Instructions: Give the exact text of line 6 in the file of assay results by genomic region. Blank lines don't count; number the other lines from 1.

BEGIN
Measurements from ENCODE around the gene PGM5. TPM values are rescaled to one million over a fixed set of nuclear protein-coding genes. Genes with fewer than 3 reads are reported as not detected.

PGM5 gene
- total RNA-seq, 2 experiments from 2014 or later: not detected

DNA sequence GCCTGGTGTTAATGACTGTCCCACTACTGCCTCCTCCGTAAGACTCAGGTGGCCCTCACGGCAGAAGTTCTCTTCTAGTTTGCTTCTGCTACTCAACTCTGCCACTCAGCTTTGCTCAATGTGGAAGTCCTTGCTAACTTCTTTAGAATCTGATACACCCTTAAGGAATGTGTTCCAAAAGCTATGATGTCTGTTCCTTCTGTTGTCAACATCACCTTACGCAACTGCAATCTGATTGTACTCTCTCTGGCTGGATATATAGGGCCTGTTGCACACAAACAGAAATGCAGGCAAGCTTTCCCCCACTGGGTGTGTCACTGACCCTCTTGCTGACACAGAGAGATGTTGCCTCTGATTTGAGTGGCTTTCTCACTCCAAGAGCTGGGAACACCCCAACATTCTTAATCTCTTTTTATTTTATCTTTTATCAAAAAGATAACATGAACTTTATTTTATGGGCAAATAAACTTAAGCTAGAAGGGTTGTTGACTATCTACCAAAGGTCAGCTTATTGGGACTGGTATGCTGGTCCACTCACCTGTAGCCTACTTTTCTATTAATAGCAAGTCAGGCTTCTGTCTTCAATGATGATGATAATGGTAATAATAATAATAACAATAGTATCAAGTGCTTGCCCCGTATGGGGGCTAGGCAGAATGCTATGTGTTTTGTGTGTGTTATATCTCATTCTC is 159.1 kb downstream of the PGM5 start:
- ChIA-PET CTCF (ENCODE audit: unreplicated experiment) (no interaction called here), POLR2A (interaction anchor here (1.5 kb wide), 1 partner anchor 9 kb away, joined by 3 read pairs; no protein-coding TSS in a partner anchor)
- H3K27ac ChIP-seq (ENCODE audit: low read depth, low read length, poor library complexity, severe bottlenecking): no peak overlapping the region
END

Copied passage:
- H3K27ac ChIP-seq (ENCODE audit: low read depth, low read length, poor library complexity, severe bottlenecking): no peak overlapping the region